Demonstration of an OLA-based Cooperative Routing Protocol in an Indoor Environment
Conference: European Wireless 2011 - Sustainable Wireless Technologies
04/27/2011 - 04/29/2011 at Vienna, Austria
Proceedings: European Wireless 2011
Pages: 8Language: englishTyp: PDFPersonal VDE Members are entitled to a 10% discount on this title
Chang, Yong Jun; Jung, Haejoon; Ingram, Mary Ann (School of Electrical and Computer Engineering, Georgia Institute of Technology, Atlanta, Georgia 30332-0250, USA)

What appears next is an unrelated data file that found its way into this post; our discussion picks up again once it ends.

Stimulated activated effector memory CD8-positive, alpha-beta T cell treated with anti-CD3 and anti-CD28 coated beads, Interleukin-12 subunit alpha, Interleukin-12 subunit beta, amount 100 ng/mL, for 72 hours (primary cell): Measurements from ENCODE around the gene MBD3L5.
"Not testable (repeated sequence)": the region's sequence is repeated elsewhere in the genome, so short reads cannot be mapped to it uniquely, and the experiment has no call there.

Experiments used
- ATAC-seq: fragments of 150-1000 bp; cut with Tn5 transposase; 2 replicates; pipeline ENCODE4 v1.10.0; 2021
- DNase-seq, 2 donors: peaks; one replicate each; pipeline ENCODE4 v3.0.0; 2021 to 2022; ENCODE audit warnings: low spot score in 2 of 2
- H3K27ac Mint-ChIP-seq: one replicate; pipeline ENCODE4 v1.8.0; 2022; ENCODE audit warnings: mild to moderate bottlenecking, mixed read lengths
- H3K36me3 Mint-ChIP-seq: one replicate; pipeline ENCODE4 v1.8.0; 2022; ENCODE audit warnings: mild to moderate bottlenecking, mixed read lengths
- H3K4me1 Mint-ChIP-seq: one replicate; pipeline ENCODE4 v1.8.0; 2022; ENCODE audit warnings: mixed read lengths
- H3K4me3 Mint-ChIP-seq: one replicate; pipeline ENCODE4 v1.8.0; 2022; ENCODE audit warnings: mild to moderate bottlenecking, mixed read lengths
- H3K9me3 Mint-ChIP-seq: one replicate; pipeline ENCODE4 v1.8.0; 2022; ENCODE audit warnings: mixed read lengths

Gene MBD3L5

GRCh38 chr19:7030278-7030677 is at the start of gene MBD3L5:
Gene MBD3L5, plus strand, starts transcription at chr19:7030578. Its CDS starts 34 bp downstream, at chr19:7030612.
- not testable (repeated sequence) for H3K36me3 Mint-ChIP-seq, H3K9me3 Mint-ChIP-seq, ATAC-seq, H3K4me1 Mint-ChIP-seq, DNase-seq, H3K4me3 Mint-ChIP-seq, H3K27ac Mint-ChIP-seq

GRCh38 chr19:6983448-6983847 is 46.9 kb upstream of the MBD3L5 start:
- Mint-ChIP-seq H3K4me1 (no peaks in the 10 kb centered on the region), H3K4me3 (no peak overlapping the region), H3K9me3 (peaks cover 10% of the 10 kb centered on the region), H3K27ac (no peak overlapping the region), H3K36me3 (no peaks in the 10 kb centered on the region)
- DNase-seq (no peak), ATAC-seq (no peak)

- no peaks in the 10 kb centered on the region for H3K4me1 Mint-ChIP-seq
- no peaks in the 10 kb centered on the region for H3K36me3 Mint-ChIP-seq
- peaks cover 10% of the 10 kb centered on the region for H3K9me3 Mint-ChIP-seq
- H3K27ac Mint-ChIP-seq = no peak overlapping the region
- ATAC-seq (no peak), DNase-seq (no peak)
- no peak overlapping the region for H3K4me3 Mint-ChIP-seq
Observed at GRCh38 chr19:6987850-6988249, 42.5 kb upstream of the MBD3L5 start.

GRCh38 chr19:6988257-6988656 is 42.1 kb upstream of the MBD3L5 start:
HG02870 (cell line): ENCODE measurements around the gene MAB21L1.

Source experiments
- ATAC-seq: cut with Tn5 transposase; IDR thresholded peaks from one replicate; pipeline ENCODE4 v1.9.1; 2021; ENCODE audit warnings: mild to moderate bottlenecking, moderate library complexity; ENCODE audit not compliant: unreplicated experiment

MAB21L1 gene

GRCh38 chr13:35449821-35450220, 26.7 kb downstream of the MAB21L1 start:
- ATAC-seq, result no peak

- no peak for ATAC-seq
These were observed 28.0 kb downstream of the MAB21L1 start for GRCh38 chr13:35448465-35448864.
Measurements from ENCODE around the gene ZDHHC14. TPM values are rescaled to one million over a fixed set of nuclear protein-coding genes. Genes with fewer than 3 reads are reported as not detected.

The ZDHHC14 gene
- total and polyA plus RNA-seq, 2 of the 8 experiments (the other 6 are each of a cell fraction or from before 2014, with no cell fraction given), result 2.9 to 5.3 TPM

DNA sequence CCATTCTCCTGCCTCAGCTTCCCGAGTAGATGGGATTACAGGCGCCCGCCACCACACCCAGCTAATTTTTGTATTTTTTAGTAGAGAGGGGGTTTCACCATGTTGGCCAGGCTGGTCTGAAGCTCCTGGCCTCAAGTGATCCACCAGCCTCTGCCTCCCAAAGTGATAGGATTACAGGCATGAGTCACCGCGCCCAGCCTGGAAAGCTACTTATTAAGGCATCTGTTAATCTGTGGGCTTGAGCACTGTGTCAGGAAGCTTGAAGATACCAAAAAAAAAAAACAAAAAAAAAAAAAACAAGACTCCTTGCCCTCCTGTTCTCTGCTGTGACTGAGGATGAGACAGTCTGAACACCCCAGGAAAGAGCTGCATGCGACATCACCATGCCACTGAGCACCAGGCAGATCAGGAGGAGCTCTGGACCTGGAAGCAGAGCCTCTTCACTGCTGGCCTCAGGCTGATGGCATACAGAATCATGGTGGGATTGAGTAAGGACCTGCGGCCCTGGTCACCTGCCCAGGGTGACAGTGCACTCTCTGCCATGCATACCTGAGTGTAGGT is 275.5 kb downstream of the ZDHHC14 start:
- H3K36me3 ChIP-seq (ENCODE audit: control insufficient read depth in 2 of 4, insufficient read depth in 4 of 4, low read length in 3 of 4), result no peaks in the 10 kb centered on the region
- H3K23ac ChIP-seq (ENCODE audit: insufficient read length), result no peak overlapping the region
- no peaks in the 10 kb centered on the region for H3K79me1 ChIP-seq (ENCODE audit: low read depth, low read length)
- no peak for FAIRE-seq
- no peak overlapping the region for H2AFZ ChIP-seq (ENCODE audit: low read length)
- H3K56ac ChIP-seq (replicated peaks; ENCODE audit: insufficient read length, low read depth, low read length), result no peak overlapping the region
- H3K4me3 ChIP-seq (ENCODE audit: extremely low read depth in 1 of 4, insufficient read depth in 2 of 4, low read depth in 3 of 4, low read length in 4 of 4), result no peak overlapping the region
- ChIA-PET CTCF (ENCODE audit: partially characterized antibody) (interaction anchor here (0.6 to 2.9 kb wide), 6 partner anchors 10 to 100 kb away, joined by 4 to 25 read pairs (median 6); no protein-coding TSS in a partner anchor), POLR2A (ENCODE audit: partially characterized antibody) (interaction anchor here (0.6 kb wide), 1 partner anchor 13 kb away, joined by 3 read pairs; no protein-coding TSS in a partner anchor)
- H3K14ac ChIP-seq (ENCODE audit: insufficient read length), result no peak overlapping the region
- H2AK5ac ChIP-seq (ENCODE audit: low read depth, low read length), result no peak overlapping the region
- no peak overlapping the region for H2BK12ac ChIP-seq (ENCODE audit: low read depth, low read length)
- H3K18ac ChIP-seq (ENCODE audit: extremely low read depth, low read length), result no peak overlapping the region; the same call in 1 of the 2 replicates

Concurrent cooperative transmission (CCT) is a cooperative transmission (CT) technique, also known as distributed transmit diversity, where a collection of single-antenna nodes induce a signal-to-noise-ratio advantage in a receiver by transmitting multiple copies of the same message, at the same time, in multiple diversity channels. CCT has been considered in many physical layer system studies including realistic demonstrations, which presented cooperative diversity gain in terms of error rate improvement or range extension. However, there have been very few attempts to evaluate CCT-based network routing schemes on a testbed with consideration of the overheads and challenges that CCT poses to the higher layers. In this paper, we compare the OLAROAD cooperative routing protocol with the conventional Ad hoc On Demand Distance Vector (AODV) protocol, on an ad hoc network of software defined radios. OLAROAD is based on a physical layer that forms opportunistic large arrays (OLAs). We evaluate the performance of the protocols on a linear network topology in a typical office building in terms of hop count, round trip time, packet delivery ratio and route discovery time, so that the advantages and disadvantages of CCT-based routing algorithm may be observed.